Sensory Meltdowns vs. Behavioral Issues

While it’s often mistaken for a child throwing a fit, misbehaving, or having a tantrum, this is not the case with a sensory meltdown. To properly recognize the difference and respond appropriately, training and education are vital. Let’s take a look at sensory processing and where the meltdowns may stem from.

 

Understanding a Sensory Meltdown

A sensory meltdown is the fight or flight response one has to sensory overload. Sensory processing issues result from the inability to process information taken in through any one or more of your senses. Children may experience a sensory meltdown when there is a change in their routine or environment, or they are unable to handle a transition. You may also find meltdowns follow sensory overload due to their inability to:

  • Handle new situations
  • Effectively communicate their needs and wants
  • Self-regulate

 

Recognizing Fight or Flight

Our bodies are wired to recognize dangerous situations and respond in a way that attempts to keep us safe. Our Sympathetic Nervous System sets a quick, involuntary reaction into motion to do so. When a child has difficulty processing sensory information, the environment can appear to be a scary or threatening place, setting off a sensory meltdown while shutting down to all other input. The brain becomes unable to

reason or respond while in fight or flight mode. The ability to begin recognizing small signs pointing to a meltdown is critical since many behaviors are mistaken for bad behavior. Many common fight or flight behaviors include:

  • Spitting or biting
  • Running or escaping from a situation
  • Hiding under something
  • Kicking and hitting
  • Covering their ears or eyes in avoidance
  • Resorting to shut-down mode; not speaking or responding
  • Avoiding eye contact

 

Responding to Sensory Meltdowns with Occupational Therapy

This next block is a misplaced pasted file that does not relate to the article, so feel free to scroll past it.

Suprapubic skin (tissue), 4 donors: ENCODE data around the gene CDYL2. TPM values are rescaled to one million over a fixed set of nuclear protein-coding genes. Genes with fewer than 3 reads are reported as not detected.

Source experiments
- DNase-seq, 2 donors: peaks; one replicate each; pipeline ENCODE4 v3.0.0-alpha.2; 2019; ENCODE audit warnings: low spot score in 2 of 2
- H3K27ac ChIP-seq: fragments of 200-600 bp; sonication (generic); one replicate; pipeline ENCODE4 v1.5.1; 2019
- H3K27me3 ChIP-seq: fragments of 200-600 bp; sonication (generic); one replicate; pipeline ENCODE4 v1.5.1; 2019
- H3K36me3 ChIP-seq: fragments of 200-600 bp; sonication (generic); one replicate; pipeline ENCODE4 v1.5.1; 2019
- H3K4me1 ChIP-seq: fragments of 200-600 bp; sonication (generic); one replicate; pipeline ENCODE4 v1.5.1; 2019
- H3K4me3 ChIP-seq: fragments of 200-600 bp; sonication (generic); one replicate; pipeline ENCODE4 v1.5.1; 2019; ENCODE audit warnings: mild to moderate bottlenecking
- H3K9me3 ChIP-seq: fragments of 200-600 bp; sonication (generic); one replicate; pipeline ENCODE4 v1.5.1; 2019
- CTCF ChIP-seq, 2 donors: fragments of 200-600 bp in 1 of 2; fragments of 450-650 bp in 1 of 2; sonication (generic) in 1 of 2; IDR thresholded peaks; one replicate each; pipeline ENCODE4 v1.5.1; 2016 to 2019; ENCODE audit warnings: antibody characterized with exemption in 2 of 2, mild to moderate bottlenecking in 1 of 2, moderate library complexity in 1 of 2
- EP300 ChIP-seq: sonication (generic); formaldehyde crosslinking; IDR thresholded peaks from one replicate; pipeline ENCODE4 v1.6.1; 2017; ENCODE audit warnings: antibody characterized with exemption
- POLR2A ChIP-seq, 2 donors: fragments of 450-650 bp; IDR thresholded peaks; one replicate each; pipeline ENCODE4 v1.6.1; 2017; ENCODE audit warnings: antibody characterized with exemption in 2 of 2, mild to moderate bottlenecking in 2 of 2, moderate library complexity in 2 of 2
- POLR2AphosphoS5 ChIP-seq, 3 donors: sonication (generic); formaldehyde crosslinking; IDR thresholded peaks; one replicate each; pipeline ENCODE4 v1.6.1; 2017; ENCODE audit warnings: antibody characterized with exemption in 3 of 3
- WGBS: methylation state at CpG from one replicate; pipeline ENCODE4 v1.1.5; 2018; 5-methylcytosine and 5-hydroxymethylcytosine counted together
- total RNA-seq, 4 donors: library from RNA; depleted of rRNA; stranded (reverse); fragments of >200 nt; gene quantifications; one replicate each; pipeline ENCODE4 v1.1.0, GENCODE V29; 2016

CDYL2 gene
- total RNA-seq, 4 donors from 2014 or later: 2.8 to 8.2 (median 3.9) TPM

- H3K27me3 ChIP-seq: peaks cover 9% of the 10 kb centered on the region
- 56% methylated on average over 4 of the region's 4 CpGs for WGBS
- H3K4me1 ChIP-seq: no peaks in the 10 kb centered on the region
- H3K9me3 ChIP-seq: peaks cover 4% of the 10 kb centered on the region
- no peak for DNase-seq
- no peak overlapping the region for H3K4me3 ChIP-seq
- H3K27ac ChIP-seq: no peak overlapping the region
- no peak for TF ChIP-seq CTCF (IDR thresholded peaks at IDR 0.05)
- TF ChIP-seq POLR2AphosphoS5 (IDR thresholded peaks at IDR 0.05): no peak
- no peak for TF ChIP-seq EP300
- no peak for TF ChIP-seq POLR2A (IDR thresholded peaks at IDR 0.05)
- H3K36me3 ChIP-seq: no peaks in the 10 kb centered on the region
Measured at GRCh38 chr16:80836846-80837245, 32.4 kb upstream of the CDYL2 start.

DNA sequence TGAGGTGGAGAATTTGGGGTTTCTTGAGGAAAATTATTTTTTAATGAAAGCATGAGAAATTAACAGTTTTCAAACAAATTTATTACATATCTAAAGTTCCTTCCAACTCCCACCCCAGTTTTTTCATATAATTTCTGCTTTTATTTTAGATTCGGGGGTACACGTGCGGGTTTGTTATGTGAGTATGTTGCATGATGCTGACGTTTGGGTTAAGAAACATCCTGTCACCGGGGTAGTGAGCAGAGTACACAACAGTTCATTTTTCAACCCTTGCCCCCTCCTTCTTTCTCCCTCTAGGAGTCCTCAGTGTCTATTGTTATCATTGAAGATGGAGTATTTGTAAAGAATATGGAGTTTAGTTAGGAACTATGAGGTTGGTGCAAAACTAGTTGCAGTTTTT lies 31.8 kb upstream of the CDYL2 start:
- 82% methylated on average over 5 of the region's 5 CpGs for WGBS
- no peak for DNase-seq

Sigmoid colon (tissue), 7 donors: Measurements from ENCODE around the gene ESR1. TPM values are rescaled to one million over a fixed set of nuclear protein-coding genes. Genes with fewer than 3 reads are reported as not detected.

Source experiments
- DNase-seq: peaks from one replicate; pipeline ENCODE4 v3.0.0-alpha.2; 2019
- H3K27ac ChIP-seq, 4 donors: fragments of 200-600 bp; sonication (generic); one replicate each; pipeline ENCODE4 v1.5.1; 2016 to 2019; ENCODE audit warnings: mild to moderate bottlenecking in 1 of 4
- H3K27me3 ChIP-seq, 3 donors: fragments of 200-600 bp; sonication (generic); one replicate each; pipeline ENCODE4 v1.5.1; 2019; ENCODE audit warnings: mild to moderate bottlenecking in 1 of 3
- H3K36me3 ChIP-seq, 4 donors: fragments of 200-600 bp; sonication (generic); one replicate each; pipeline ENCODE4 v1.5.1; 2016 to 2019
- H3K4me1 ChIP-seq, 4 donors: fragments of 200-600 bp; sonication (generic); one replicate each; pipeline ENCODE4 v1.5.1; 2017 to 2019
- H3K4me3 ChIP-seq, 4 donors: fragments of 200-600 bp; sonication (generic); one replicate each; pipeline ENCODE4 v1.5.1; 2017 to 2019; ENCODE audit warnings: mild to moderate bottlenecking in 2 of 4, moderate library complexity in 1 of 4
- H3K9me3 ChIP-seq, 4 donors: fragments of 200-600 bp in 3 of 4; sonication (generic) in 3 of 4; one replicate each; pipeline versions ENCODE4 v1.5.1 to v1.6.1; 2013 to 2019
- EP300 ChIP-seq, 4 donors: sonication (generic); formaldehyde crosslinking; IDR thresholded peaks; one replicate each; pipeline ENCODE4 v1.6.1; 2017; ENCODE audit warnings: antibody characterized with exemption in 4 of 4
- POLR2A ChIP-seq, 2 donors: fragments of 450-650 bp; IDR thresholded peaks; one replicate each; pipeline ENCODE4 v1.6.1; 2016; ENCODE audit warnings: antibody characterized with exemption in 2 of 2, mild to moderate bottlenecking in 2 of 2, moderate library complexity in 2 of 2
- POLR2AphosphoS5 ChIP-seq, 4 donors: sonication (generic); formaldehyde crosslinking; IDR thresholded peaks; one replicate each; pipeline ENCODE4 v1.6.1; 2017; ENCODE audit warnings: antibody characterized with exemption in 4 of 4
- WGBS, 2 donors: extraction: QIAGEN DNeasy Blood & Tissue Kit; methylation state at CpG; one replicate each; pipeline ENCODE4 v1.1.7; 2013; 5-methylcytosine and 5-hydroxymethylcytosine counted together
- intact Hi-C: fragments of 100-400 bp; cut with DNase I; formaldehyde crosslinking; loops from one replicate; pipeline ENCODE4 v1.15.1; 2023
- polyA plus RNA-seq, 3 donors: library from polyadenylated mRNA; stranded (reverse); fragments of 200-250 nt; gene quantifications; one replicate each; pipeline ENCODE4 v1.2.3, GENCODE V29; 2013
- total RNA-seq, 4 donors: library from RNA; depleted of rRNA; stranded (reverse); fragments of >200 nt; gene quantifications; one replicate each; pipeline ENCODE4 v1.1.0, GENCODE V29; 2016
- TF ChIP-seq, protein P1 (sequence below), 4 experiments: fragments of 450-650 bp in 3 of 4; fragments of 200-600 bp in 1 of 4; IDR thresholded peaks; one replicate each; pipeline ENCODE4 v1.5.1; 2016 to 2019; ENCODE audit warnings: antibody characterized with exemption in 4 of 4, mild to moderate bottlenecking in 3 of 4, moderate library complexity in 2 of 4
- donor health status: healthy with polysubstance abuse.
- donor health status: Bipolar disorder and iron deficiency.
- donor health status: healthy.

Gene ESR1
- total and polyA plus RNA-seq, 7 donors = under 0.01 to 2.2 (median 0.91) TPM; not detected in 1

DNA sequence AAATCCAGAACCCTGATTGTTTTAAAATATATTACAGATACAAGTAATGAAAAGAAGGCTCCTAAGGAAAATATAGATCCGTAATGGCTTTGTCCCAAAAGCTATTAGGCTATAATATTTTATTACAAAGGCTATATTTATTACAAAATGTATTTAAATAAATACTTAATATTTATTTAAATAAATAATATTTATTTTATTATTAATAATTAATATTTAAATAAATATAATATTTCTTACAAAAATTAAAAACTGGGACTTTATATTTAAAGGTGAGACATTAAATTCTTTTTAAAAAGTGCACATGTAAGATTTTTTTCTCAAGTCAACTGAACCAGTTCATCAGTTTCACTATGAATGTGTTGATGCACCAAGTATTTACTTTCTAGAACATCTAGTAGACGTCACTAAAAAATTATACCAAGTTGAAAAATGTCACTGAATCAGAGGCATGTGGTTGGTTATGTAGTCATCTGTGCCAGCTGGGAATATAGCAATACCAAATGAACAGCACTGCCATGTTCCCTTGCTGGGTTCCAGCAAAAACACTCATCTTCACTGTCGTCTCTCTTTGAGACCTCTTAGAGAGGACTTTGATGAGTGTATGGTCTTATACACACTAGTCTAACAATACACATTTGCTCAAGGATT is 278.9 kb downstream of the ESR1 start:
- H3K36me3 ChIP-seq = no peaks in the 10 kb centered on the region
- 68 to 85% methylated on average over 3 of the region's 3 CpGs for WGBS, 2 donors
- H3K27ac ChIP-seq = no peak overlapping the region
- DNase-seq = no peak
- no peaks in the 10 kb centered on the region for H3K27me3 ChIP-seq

Once the behaviors are recognized as sensory processing issues, the ability to react appropriately becomes more effective. Here at Blossom Behavioral Wellness Center, our team of occupational therapists collaborates with the therapy team and with you and your family to teach various techniques to help in the event of a sensory meltdown. Combined with our ABA therapy, we will work with you and your child to adopt acceptable coping mechanisms to help regulate your child through these difficult situations.

 

Collaborating with Occupational Therapy and ABA Therapy

ABA allows us to work with your child to replace an undesirable behavioral response with a more desirable one. Occupational therapy works with your child to addresses sensory processing difficulties that could be the underlying issue of behavioral responses. Occupational therapists collaborate with ABA therapy to help them identify sensory concerns and utilize sensory strategies for preventing meltdowns. Possible strategies for responding to sensory meltdown effectively are as follows:

  • Model deep breathing exercises and have your child breath with you
  • Try not to talk in a way that adds to their sensory overload; use shorter phrases and a quiet voice
  • Maintain control of the situation through a calm, steady voice. Becoming upset or frustrated with or at them will only escalate the response
  • Find a quiet spot, so your child’s environment is free from overstimulation
  • Provide dimmed lights, soothing music, or weighted blankets to help them calm down. Experiment to find what may work well for your child in these moments
  • As your child begins to calm down, acknowledge their feelings and emotions to demonstrate you understand while helping them to label their emotions

 

Our goal is to work together as a therapy team through effective sensory strategies to help your child learn the most effective ways to respond to and deal with sensory processing overload. Through these sessions, we strive to help create smooth transitions for your child, whether it’s a new daycare, school readiness, academic pressures, or social and emotional situations in general. Find out more about our programs and therapies and how we can support your child.

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